Bookmark   September 1, 2011 at 3:39PM
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Now is also the time to PU a Clematis at nurseries. Spring they range from $15-$17. I just picked up one for under $6.

    Bookmark   September 3, 2011 at 10:24AM
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I found carpet roses at Lowes for less than $5.00 a plant. I have 2 in the color "Amber". They are still in pots but they are full of blooms and grow very fast. Ive had to cut them back twice since I had them because they grew all over the place lol.

    Bookmark   September 3, 2011 at 11:04AM
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I mix my Flower Carpets in with my perennials and it works nicely because once they start blooming, they bloom all summer and early fall, so I can count on color in between the perennials' bloom times (like the lull between daylilies bloom time and aster bloom time). I've had a few Knock Outs too but they seem to be Japanese Beetle magnets here in our part of the country. Sometimes I'll find a few on my Flower Carpets but they never seem to stay long or do much damage, but they destroy my KO's blossoms and foliage, unfortunately.

    Bookmark   September 5, 2011 at 2:51PM
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seil zone 6b MI

Knock Outs are not carpet or ground cover roses and can get very tall, 4 to 5 feet high or more. The Flower Carpet and Drift roses are both "ground covers" just from different companies. I know the Drift roses are from Star Roses but I'm not sure who does the Flower Carpets, Weeks maybe. And they both come in a variety of colors. I have Appleblossom Flower Carpet that's a pale pink. It does not get taller than about 2 feet but will spread out to cover a wide area of about 6 feet. So even if the ones you saw look small now they will grow and fill in the empty spaces. So you probably don't need as many as you think.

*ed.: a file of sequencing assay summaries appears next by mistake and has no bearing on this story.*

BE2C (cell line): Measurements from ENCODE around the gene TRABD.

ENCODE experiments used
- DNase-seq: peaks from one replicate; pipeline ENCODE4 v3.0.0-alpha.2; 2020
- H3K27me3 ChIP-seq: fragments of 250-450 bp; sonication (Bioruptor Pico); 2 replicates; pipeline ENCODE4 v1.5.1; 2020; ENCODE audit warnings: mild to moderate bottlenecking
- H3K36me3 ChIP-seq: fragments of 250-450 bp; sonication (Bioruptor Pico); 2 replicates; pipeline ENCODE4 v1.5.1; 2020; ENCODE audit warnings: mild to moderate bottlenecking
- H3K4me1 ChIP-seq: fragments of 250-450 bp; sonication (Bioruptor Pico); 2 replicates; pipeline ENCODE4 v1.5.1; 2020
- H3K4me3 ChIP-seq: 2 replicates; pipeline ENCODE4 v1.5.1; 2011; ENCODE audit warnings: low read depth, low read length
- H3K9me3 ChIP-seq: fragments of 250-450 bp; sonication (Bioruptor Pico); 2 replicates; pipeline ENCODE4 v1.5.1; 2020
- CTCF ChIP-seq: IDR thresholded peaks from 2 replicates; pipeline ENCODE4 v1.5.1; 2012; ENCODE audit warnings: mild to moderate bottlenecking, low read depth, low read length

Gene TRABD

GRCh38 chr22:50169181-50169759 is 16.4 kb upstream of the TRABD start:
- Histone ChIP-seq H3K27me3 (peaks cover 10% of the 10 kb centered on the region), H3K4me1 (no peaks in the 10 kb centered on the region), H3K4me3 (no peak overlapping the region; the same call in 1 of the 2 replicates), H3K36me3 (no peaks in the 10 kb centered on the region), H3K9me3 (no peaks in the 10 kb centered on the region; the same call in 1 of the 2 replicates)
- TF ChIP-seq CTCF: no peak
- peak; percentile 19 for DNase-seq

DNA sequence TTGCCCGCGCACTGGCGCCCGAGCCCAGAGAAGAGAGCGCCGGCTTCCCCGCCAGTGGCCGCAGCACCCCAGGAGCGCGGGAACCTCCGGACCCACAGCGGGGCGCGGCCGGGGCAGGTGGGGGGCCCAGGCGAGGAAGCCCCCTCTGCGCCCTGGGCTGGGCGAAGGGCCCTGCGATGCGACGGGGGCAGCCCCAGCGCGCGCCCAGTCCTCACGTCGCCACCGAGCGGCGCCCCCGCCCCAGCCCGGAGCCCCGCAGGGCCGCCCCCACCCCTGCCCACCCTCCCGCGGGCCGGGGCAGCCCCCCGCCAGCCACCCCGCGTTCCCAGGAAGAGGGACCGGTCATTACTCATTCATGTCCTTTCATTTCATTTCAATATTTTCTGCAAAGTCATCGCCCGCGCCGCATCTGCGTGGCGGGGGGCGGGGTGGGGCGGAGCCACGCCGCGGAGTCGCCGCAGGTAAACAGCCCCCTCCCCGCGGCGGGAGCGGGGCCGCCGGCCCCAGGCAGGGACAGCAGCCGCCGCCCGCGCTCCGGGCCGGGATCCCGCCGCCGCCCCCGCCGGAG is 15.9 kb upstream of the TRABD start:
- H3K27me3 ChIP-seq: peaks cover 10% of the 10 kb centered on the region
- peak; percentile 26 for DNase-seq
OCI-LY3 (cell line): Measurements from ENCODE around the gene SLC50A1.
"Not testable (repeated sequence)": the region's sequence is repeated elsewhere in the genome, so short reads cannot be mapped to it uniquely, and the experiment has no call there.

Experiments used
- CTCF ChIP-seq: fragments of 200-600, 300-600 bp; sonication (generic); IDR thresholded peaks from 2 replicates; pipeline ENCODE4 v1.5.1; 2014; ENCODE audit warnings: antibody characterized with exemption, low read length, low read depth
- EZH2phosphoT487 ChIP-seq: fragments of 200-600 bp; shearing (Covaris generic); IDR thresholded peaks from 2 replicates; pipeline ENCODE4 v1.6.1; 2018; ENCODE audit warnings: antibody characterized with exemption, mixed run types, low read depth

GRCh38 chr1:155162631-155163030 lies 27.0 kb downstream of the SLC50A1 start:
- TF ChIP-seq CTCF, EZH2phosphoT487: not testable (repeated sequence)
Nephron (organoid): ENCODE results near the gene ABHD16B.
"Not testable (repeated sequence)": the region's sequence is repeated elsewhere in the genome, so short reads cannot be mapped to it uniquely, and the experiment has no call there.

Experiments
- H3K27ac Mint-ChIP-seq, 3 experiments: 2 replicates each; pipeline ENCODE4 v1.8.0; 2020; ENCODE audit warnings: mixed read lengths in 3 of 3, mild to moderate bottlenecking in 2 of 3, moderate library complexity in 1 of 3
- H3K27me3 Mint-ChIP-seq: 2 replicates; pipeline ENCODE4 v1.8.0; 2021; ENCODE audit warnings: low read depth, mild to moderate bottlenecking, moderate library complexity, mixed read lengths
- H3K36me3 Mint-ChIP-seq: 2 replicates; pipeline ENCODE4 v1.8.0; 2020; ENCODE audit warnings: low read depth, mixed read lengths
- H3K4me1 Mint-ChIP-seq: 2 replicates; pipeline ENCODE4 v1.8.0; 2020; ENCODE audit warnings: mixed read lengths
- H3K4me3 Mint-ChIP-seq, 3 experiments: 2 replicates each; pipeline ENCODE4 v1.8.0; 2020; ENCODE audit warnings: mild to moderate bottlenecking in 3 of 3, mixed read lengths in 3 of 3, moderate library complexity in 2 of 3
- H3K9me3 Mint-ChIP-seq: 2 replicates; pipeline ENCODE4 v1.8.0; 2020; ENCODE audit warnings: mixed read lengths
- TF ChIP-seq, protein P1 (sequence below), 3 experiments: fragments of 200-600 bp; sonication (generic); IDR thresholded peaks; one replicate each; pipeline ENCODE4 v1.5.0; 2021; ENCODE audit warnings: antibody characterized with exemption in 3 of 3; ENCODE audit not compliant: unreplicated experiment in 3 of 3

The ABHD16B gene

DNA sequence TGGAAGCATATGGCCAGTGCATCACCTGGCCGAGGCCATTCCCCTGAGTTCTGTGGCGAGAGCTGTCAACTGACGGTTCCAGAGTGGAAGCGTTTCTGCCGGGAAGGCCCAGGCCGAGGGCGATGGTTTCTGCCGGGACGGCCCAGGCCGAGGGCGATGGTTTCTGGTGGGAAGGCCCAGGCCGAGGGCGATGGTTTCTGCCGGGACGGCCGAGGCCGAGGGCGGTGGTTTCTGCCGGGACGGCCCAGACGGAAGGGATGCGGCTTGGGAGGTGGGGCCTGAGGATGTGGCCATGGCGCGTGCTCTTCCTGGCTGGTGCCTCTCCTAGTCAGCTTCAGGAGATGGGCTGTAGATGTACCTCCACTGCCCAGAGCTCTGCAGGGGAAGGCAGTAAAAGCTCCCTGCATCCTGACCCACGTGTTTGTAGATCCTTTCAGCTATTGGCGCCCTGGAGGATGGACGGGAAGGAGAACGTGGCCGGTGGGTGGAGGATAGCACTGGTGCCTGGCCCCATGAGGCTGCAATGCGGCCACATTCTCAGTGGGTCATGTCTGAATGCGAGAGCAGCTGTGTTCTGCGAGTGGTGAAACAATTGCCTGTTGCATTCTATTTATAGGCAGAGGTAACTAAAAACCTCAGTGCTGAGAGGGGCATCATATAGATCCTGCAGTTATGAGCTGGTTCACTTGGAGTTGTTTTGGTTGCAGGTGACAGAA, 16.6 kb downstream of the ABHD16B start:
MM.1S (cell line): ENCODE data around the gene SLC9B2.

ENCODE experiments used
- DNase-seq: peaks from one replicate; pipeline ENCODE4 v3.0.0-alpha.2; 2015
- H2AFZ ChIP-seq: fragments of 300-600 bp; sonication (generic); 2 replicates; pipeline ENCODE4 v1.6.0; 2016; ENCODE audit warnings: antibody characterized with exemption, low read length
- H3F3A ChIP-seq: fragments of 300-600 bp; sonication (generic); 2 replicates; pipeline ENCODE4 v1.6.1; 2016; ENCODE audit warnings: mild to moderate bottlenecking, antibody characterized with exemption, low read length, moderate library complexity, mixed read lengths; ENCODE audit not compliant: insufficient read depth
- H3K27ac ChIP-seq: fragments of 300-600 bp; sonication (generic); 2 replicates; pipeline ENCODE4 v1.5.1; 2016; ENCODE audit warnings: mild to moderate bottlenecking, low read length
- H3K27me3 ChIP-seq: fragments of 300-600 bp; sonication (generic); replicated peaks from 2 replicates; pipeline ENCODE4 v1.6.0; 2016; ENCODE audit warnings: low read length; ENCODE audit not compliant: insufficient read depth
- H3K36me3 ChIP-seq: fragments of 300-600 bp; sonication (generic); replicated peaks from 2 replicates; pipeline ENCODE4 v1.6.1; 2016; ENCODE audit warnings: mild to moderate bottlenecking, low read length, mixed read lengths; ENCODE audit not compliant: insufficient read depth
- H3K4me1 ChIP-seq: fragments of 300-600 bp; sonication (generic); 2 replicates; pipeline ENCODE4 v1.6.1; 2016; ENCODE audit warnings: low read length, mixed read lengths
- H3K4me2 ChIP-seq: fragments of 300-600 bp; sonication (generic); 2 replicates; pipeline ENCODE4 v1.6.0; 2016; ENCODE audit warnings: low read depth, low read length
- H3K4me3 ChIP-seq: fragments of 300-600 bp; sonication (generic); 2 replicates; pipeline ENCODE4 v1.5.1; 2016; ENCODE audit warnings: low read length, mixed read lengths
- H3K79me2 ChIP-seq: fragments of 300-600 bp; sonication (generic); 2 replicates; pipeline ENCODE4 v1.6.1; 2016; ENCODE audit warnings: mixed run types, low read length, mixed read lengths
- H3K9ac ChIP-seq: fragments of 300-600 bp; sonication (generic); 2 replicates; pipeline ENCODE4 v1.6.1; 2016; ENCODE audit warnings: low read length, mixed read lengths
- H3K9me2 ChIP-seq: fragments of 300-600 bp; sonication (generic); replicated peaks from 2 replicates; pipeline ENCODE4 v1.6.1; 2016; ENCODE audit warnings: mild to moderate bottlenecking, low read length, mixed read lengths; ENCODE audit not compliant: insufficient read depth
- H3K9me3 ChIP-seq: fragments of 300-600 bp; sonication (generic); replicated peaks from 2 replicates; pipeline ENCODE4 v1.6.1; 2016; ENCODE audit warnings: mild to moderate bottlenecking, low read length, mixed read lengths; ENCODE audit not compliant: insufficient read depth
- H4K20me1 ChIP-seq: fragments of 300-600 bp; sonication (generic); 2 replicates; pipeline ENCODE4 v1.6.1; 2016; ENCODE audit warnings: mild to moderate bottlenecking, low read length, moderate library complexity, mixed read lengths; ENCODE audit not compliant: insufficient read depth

Bookmark   September 5, 2011 at 8:38PM
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predfern(z5 Chicago)

German Bearded Iris likes it dry. Peonies are drought tolerant when established. Roses require lots of water. Here is a list of drought tolerant perennials.

Common Name Scientific Name
Ajuga, Carpet bugle Ajuga reptans
Artemisia Artemisia
Asters Aster spp.
Baby's breath Gypsophila paniculata
Baptisia Baptisia australis
Beebalm Monarda didyma
Black-eyed Susan Rudbeckia hirta
Butterfly weed Asclepias tuberosa
Candytuft, Evergreen Iberis sempervirens
Chrysanthemum, Mum Chrysanthemum x morifolium
Columbine Aquilegia spp.
Coneflower, Purple Echinacea purpurea
Coralbells Heuchera americana
Coreopsis Coreopsis lanceolata, C. verticillata, C. tinctoria
Daylily Hemerocallis spp.
Gaillardia, Blanket flower Gaillardia x grandiflora
Gaura Gaura lindheimeri
Gazania Gazania
Gerbera daisy Gerbera jamesonii
Goldenrod Solidago spp. and hybrids
Hardy ice plant Delosperma cooperi
Helleborus, Lenten rose Helleborus orientalis
Hosta, Plantain lily Hosta spp.
Iris Iris spp.
Lamb's ears Stachys byzantina
Liatris Liatris spicata
Lily of the Nile Agapanthus
Mexican sunflower Tithonia rotundifolia
Peony Paeonia lactiflora
Perovskia Perovskia
Phlox, thrift Phlox paniculata, P. divaricata, P. subulata
Red hot poker Kniphofia uvaria
Salvia Salvia farinacea, S. spp.
Sedum Sedum spectabile
Shasta Daisy Chrysanthemum x superbum
Stokes' aster Stokesia laevis
Verbascum Mullein
Verbena Verbena spp.
Veronica Veronica spicata
Yarrow Achillea millefolium

Here is a link that might be useful: Drought Tolerant Perennials

    Bookmark   September 5, 2011 at 11:50PM